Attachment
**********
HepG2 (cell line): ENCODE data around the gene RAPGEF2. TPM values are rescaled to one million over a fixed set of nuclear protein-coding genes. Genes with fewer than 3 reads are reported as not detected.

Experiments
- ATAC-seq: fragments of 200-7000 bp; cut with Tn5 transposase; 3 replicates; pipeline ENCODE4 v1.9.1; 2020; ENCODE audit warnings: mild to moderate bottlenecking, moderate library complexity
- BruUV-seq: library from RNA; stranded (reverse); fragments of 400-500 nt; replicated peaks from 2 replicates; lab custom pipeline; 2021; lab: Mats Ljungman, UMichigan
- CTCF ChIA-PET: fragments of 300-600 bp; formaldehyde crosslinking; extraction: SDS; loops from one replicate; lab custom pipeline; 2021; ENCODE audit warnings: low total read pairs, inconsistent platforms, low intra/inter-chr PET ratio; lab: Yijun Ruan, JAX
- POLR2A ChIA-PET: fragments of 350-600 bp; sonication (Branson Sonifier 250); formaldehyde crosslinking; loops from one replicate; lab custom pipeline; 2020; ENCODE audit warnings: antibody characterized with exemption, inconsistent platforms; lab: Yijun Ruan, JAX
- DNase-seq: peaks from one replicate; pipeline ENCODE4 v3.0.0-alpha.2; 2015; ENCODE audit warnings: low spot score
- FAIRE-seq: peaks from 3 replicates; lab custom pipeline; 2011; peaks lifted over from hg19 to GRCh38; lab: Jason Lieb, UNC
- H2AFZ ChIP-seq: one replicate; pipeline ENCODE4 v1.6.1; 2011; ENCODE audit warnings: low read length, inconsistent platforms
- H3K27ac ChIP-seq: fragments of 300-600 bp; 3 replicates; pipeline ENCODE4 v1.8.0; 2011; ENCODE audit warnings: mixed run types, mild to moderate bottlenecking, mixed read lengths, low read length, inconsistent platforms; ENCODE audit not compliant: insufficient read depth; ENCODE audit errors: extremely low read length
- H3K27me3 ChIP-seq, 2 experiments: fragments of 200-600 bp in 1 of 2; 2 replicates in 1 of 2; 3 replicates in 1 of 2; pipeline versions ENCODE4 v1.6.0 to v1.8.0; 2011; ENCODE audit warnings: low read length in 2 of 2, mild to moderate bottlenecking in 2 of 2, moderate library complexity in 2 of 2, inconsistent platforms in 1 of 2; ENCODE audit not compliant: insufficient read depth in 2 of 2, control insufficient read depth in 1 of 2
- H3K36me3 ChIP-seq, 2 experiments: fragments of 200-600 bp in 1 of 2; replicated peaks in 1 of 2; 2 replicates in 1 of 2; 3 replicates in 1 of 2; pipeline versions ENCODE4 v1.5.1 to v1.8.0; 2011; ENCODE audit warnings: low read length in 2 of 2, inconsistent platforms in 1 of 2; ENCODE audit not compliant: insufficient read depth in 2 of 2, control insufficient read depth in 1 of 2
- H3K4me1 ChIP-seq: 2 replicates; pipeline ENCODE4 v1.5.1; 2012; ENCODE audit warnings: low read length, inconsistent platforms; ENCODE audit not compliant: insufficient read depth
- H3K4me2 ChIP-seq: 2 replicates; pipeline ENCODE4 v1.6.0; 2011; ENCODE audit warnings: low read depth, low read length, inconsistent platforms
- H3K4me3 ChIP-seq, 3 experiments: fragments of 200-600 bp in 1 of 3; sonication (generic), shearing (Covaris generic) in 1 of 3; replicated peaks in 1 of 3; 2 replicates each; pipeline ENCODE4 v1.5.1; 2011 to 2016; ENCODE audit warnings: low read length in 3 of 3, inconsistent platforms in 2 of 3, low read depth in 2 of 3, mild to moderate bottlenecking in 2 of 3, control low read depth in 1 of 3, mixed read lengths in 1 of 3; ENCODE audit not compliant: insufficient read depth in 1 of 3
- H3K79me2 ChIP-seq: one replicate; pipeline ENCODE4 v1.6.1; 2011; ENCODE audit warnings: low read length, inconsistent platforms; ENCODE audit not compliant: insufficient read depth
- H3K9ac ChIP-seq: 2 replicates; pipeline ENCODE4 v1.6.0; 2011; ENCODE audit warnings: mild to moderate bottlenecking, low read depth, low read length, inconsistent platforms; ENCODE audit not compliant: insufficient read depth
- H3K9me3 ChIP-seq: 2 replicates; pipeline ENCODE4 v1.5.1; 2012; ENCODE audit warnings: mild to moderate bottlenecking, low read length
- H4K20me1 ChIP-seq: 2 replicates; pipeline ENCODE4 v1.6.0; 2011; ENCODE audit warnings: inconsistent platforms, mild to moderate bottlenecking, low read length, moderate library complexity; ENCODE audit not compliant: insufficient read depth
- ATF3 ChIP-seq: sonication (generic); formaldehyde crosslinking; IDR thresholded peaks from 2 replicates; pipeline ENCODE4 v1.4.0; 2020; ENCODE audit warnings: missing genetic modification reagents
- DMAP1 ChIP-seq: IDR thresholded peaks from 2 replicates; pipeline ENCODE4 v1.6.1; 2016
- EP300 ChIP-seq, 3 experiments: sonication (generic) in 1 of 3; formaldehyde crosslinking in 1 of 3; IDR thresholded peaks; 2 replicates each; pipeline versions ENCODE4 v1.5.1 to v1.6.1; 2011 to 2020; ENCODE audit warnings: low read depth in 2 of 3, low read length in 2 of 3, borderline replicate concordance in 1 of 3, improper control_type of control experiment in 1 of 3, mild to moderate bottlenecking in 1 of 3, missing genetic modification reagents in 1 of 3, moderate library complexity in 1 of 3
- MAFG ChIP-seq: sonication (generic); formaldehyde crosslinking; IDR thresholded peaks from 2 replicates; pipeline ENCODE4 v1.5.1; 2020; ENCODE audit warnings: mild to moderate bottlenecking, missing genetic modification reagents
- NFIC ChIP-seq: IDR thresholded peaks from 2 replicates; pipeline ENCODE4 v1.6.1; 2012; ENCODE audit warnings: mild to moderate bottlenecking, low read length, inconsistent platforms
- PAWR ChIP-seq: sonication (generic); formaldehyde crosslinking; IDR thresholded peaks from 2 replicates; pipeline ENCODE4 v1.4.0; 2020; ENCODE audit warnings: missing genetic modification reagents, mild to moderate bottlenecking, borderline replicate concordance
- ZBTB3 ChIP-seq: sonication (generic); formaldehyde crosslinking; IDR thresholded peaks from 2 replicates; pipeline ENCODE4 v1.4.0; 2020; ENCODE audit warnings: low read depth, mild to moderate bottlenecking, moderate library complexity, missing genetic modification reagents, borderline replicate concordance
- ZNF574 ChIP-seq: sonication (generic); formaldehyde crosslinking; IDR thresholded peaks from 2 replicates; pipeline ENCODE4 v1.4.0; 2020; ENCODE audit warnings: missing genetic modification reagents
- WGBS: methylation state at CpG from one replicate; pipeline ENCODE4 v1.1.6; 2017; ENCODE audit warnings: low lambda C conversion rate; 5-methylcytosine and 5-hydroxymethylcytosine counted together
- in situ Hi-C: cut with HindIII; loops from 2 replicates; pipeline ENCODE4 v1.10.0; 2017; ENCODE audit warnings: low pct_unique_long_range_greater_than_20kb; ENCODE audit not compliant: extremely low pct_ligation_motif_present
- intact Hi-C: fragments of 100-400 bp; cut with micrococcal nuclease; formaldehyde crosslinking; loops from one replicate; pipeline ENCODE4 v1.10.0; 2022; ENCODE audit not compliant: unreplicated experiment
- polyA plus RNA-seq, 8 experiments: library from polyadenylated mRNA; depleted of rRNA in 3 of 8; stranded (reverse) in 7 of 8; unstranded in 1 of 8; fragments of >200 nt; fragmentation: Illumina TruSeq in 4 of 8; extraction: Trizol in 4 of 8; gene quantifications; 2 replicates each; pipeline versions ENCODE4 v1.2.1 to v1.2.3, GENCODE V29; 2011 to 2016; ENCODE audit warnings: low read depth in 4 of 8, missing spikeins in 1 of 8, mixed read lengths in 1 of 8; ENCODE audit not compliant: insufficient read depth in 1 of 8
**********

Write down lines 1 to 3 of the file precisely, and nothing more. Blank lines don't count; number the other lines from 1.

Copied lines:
HepG2 (cell line): ENCODE data around the gene RAPGEF2. TPM values are rescaled to one million over a fixed set of nuclear protein-coding genes. Genes with fewer than 3 reads are reported as not detected.

Experiments
- ATAC-seq: fragments of 200-7000 bp; cut with Tn5 transposase; 3 replicates; pipeline ENCODE4 v1.9.1; 2020; ENCODE audit warnings: mild to moderate bottlenecking, moderate library complexity